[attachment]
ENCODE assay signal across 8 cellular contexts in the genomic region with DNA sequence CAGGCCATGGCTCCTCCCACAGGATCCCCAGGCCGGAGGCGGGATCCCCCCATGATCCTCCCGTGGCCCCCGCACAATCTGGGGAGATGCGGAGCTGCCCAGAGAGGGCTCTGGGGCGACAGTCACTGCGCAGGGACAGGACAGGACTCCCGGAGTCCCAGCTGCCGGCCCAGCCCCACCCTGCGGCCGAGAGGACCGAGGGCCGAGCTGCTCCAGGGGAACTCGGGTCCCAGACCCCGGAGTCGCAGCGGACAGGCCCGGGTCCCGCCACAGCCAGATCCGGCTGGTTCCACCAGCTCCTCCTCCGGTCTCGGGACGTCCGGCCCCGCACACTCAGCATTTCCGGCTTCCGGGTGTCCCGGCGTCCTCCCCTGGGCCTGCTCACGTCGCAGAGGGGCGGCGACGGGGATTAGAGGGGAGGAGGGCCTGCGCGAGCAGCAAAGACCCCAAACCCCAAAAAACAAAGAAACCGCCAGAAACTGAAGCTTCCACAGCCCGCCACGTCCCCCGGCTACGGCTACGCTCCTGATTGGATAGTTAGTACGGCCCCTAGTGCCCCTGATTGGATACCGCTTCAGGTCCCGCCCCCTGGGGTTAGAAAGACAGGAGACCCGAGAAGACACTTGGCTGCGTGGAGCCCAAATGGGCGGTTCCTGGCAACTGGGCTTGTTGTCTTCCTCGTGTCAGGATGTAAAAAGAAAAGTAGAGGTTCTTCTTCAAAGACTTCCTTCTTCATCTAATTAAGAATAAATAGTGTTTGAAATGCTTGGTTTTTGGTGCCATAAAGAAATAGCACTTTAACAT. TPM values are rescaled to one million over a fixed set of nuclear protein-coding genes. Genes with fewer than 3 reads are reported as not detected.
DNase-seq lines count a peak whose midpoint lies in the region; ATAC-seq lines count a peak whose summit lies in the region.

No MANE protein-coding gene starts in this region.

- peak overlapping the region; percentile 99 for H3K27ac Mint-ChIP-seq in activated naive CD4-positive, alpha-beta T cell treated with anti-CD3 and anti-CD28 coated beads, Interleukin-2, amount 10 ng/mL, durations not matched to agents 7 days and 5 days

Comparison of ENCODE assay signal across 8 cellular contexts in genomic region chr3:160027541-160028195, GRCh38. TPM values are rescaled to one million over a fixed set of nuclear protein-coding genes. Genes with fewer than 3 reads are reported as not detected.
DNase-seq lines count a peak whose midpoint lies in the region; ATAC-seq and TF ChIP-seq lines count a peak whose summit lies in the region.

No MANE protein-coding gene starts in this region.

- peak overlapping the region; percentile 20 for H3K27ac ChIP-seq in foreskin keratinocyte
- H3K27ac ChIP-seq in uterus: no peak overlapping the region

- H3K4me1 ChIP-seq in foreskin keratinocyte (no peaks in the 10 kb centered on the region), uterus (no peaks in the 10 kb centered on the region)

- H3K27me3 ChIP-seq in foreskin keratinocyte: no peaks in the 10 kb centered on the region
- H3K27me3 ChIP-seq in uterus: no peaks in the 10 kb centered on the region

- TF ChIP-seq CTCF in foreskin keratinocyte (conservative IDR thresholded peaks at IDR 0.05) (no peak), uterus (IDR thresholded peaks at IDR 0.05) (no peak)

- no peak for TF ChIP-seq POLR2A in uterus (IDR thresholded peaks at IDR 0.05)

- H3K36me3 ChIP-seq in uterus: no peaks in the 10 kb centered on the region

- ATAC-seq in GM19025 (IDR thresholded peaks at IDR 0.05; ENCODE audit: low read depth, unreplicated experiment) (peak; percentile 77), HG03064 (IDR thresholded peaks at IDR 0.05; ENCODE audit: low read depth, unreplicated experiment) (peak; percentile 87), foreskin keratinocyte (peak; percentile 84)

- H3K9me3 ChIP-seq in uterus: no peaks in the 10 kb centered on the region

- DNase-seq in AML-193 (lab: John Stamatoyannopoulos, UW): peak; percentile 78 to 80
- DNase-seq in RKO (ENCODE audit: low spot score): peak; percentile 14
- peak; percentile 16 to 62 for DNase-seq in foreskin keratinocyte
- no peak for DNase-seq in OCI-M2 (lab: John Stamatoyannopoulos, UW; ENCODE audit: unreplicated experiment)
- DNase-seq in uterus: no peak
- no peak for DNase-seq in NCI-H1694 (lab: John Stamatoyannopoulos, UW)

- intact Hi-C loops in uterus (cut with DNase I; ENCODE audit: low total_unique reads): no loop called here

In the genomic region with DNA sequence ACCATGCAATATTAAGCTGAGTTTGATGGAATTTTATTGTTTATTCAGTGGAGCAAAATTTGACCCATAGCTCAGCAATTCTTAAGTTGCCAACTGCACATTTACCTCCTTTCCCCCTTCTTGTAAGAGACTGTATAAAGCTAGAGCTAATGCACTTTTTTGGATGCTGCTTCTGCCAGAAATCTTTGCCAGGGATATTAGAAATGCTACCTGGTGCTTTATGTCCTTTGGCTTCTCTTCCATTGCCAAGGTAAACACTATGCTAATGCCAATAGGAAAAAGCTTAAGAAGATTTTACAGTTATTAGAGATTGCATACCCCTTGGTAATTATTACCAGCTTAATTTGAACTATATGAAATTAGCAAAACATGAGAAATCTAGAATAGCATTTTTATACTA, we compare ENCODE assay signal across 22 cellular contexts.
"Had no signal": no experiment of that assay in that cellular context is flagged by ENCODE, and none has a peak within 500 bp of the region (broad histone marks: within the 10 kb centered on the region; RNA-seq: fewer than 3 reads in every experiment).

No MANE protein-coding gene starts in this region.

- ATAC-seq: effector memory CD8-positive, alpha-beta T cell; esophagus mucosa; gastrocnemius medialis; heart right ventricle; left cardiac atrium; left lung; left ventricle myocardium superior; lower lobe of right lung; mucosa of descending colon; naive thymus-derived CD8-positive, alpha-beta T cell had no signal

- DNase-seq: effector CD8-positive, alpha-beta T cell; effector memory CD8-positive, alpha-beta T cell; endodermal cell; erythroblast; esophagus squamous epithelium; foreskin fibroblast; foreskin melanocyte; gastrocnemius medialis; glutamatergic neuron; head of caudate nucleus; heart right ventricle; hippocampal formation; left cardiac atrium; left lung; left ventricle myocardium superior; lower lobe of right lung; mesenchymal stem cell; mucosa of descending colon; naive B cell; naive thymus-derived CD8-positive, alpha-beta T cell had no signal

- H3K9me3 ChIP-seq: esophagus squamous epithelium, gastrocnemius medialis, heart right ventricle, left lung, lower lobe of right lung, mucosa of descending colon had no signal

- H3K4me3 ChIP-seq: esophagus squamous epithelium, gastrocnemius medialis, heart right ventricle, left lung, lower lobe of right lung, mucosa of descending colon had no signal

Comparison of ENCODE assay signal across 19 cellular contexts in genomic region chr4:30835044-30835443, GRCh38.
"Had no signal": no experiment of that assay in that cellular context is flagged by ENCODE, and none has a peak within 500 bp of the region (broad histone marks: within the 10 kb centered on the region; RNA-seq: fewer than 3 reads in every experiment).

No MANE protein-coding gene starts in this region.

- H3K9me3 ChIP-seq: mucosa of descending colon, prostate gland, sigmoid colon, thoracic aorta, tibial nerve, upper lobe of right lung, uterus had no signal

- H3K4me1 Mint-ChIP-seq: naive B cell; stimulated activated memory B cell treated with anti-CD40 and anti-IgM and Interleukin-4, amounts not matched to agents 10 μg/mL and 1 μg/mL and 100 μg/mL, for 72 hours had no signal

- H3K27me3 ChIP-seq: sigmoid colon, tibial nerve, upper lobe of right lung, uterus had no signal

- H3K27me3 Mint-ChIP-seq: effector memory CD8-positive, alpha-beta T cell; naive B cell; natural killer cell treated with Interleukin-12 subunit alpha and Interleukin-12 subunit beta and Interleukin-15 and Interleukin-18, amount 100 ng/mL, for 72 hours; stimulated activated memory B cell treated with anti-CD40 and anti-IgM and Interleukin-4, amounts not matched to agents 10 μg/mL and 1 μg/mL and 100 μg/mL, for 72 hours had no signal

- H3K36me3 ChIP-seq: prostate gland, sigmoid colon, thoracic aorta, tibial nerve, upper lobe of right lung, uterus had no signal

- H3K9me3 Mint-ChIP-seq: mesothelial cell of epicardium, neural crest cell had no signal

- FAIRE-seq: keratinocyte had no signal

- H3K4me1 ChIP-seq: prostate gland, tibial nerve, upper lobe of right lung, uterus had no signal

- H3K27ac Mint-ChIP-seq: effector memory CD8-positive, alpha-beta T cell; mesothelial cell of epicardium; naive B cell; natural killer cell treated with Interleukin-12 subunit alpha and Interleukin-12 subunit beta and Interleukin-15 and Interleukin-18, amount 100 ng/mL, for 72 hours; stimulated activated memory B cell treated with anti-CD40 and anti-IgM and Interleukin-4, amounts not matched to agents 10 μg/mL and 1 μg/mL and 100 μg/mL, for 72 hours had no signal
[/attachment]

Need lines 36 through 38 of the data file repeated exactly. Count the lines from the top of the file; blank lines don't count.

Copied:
- H3K4me1 Mint-ChIP-seq: naive B cell; stimulated activated memory B cell treated with anti-CD40 and anti-IgM and Interleukin-4, amounts not matched to agents 10 μg/mL and 1 μg/mL and 100 μg/mL, for 72 hours had no signal

- H3K27me3 ChIP-seq: sigmoid colon, tibial nerve, upper lobe of right lung, uterus had no signal

- H3K27me3 Mint-ChIP-seq: effector memory CD8-positive, alpha-beta T cell; naive B cell; natural killer cell treated with Interleukin-12 subunit alpha and Interleukin-12 subunit beta and Interleukin-15 and Interleukin-18, amount 100 ng/mL, for 72 hours; stimulated activated memory B cell treated with anti-CD40 and anti-IgM and Interleukin-4, amounts not matched to agents 10 μg/mL and 1 μg/mL and 100 μg/mL, for 72 hours had no signal